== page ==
Hello all,

Merry Merry

We hope you had a wonderful end of 2016! We equally hope you are all looking forward to a more bigger, brighter and better 2017. We are the Gbm Foundation had a rough patch during the months of August and September which covered the period when Gabriel died and his corpse was eventually repatriated to Cameroon his motherland for a final farewell . We then went on during the month of November which is Epilepsy Awareness month, to continue raising awareness on this neurobiological disorder which is still so largely stigmatized as originating from all sorts of cause especially witchcraft.

Such false facts and beliefs which are still very propagated especially in our rural areas, actually contribute to a very large extent to the vicious cycle between stigma and shame.

The one ushers the other

Yes, it is such a vicious and troublesome cycle between Stigma and Shame, no efforts should be spared to trash them out. When people don’t know what’s going on, when they can’t explain what’s happening, the ‘natural’ way on is to reject what is happening and put the blame on someone. This blame transfer is stigma in a simple form. The soothsayers who are consulted (because that is usually the choice of action especially in rural areas or poor and suspicious households), are usually quick to point out a cause for the ‘malaise or fainting fits’ as seizures as more commonly known. This cause maybe someone or even the sufferer himself. Once word goes round that someone or even the sufferer is responsible for the fainting fits for whatever reasons, these persons and even their entire families are stigmatized, shunned and treated both directly and indirectly as despicable.

When persons are stigmatized and blamed for any reason, they become ashamed of themselves and tend to shun the world. No wonder that the abodes of ‘witches and wizards and haunted persons even children’ sometimes leaves so much to be desired. Considering the case of the sufferer who is stigmatized either because of his weird disorder and any resulting behavioural, or because he is equally blamed for his own Waterloo, it only makes sense that they feel such great shame and feel rightly and unjustly rejected by society. Such shame and isolation leads to a loss of self-esteem; self-acceptance, and even self-love, ushering in self-loathing, self-pity, self-neglect and self-isolation. Basic instincts of survival in society are slowly but surely replaced by defensive instincts and other self-stigmatization responses. It is clear that the shame which is pushing them to those extremes, will now lead to more stigma from society which finds their behaviour strange enough.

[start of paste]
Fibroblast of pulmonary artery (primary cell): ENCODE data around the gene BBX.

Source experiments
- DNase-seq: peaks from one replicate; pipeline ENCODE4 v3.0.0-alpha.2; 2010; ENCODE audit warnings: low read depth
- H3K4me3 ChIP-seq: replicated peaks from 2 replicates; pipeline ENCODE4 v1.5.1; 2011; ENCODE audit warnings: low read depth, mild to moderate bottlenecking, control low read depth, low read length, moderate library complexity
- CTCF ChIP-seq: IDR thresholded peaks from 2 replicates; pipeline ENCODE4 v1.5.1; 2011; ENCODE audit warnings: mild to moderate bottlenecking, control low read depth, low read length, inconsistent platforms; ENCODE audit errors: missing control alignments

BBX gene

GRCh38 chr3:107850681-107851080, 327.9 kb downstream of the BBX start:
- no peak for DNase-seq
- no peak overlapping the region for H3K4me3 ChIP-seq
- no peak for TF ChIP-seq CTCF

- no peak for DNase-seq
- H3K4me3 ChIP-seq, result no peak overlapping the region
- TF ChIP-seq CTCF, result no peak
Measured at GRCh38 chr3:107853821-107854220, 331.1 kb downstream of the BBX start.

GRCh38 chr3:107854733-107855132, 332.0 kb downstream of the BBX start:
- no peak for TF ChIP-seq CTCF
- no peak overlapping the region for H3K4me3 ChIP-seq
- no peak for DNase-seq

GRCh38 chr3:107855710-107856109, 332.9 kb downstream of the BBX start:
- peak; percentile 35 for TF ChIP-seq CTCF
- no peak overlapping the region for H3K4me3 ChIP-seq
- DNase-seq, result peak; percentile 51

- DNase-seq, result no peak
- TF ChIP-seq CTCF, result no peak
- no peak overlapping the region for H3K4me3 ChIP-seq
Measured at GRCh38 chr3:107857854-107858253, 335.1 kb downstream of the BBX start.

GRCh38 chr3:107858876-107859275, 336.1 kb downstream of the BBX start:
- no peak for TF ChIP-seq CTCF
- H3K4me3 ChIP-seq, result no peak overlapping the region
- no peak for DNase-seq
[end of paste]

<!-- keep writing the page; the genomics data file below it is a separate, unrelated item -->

Get Involved to trash out the Stigma and Shame

Let's be the Hope for each other

Let’s be the Hope for each other

Fighting against stigma and shame is a continuous struggle simply because there seems to be no end in sight to mankind’s ‘illiteracy’. There seems to equally be some invincible force putting a big and resisting grip on some minds which could have shifted the negative perceptions held by a large chunk of our Cameroon society. The Gbm Foundation for epilepsy and mental wellbeing is contributing its mite, via various forms of social media and other projects, but she desperately needs all the support she can get to keep up with such endeavours. We collaborate with other national and international media bodies to spread the word against stigma, but as a barely two year old organization, our outreach is still limited especially due to unavailable human and other resources. Together, we can achieve more.


About Gbm-em

The Gbm Foundation for Epilepsy and Mental Wellbeing maintains this blog to contribute towards the fight against all forms of stigma, rejection and abuses of epileptics and mentally ill from the social and medical systems.

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